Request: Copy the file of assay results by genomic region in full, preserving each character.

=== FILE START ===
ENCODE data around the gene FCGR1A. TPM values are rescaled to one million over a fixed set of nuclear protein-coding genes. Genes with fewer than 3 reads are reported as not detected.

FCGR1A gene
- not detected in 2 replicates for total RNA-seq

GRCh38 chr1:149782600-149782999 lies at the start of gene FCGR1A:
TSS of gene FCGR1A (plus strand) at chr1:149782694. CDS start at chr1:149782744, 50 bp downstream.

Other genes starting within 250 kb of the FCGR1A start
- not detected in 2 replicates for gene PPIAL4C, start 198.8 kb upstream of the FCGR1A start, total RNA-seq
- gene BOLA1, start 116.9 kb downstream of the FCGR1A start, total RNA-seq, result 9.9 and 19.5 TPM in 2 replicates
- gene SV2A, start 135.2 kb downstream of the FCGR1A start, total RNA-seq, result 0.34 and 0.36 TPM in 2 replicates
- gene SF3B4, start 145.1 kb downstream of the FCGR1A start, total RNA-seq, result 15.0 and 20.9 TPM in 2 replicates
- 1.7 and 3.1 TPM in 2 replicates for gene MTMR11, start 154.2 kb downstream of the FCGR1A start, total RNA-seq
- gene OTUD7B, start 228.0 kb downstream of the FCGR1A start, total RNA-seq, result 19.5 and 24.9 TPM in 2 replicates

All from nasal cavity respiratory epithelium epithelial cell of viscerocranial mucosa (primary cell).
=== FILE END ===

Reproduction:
ENCODE data around the gene FCGR1A. TPM values are rescaled to one million over a fixed set of nuclear protein-coding genes. Genes with fewer than 3 reads are reported as not detected.

FCGR1A gene
- not detected in 2 replicates for total RNA-seq

GRCh38 chr1:149782600-149782999 lies at the start of gene FCGR1A:
TSS of gene FCGR1A (plus strand) at chr1:149782694. CDS start at chr1:149782744, 50 bp downstream.

Other genes starting within 250 kb of the FCGR1A start
- not detected in 2 replicates for gene PPIAL4C, start 198.8 kb upstream of the FCGR1A start, total RNA-seq
- gene BOLA1, start 116.9 kb downstream of the FCGR1A start, total RNA-seq, result 9.9 and 19.5 TPM in 2 replicates
- gene SV2A, start 135.2 kb downstream of the FCGR1A start, total RNA-seq, result 0.34 and 0.36 TPM in 2 replicates
- gene SF3B4, start 145.1 kb downstream of the FCGR1A start, total RNA-seq, result 15.0 and 20.9 TPM in 2 replicates
- 1.7 and 3.1 TPM in 2 replicates for gene MTMR11, start 154.2 kb downstream of the FCGR1A start, total RNA-seq
- gene OTUD7B, start 228.0 kb downstream of the FCGR1A start, total RNA-seq, result 19.5 and 24.9 TPM in 2 replicates

All from nasal cavity respiratory epithelium epithelial cell of viscerocranial mucosa (primary cell).